On Monday Trans Mountain Pipeline filed a facilities application with the National Energy Board (NEB) for authorization to build and operate the necessary facilities for the company’s proposed Trans Mountain expansion project.
When printed, the application is over 15,000 pages and up to two metres high when stacked end on end.
According to the company, the application addresses all issues previously identified by the NEB, including environmental, socio-economic, Aboriginal engagement, landowner and public consultation, marine risk assessments and engineering components of the proposed expansion project. With this filing, the proposed project will undergo a comprehensive public regulatory review.
“For the past 18 months we have engaged extensively with landowners, Aboriginal groups, communities and stakeholders along the entire proposed expansion route, and marine communities, and have carefully considered the input received during this period of study and dialogue,” said Ian Anderson, president of Kinder Morgan Canada. “Our engagement efforts will continue beyond this filing leading up to the NEB hearing as we consider further input that is critical to our planning on this project.”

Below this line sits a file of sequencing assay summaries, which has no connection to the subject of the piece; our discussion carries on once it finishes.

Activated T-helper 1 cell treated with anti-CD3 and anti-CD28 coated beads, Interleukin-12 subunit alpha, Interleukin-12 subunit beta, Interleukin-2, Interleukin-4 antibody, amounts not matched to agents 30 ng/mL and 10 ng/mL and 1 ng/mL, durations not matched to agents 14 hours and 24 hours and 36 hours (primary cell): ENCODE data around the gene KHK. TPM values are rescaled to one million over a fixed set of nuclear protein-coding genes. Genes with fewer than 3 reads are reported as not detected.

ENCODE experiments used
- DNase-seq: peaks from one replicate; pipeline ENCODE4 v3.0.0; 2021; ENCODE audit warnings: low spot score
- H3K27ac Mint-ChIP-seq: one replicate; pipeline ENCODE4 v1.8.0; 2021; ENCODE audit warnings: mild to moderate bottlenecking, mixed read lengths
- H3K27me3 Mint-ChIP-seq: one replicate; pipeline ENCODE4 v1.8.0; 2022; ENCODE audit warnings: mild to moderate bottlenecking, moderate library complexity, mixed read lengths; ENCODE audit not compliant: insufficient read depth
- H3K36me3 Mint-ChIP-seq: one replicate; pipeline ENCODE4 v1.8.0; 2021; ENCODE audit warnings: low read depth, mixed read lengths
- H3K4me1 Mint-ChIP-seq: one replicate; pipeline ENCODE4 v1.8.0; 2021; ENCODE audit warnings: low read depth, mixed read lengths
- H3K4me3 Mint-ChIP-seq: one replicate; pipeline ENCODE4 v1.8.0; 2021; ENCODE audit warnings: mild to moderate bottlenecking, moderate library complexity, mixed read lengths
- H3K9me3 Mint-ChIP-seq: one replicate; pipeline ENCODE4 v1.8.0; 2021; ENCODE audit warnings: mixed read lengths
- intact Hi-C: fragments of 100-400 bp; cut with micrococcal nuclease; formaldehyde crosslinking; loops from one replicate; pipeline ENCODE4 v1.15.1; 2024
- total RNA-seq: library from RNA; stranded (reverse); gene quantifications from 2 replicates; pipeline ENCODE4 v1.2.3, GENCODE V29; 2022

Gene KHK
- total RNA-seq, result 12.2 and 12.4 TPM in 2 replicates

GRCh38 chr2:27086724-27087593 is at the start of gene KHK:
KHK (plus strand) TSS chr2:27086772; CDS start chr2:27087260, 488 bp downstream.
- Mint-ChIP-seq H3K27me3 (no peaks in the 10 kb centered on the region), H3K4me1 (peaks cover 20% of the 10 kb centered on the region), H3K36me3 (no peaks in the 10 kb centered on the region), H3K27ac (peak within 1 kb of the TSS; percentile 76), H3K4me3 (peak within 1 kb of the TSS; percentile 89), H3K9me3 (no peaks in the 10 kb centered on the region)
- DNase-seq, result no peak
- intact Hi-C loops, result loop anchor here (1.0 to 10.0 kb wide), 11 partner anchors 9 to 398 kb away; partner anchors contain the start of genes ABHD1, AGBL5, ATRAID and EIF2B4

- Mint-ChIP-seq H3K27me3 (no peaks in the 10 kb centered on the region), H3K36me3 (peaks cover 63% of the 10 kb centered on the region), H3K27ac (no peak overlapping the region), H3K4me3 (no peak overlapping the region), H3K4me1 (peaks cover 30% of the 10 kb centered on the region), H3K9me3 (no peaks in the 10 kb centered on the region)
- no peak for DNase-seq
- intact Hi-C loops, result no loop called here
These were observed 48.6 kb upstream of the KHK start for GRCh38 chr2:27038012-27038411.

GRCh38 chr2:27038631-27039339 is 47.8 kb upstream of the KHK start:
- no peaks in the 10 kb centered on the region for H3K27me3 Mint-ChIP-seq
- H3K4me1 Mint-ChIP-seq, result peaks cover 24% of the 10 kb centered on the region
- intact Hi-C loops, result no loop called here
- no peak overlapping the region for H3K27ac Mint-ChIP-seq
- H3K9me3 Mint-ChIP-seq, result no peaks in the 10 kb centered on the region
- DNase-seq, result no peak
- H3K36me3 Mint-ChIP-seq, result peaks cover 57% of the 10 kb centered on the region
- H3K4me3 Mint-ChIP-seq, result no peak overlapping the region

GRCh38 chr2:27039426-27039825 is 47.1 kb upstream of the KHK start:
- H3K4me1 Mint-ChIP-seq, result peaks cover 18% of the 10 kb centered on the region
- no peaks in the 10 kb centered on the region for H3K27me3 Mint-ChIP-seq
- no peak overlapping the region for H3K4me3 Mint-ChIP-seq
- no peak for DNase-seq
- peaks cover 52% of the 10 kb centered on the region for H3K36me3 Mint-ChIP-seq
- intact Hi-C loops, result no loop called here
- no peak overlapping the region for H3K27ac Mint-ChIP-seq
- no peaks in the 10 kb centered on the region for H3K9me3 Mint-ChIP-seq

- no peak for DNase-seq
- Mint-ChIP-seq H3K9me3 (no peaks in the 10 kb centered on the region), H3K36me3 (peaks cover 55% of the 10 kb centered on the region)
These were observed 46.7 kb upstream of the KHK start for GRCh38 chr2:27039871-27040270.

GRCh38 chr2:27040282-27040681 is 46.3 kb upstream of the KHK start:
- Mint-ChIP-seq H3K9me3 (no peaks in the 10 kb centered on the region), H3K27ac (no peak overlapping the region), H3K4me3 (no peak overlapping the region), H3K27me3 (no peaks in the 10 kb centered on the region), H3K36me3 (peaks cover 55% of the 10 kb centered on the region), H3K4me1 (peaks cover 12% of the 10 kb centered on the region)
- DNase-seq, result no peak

The next step in the process will be for the NEB to establish a hearing schedule that corresponds to the federal government’s legislated 15-month review and decision timeframe. If approvals are received, the expansion is expected to be operational in late 2017.
In spring 2012, Kinder Morgan Canada announced it would move forward with its proposed plans to expand the existing Trans Mountain pipeline system between Edmonton and Burnaby following strong commitments received from its customers. Thirteen companies in the Canadian producing and oil marketing business signed firm contracts bringing the total volume of committed shippers to approximately 708,000 barrels per day (bpd).
Kinder Morgan Canada received approval of the commercial terms related to the expansion from the NEB in May of this year. The proposed $5.4 billion project will increase capacity on Trans Mountain from approximately 300,000 bpd to 890,000 bpd.
Also according to the company, for 60 years, the 1,150-km Trans Mountain pipeline system has safely and efficiently provided the only West Coast pipeline access for Canadian oil products, including about 90 per cent of the gasoline supplied to the B.C. Interior and south coast of British Columbia.
Trans Mountain Pipeline is operated by Kinder Morgan Canada and owned by Kinder Morgan Energy Partners.
Kinder Morgan is the largest midstream and the fourth largest energy company in North America with a combined enterprise value of approximately $105 billion. It owns an interest in or operates approximately 80,000 miles of pipelines and 180 terminals.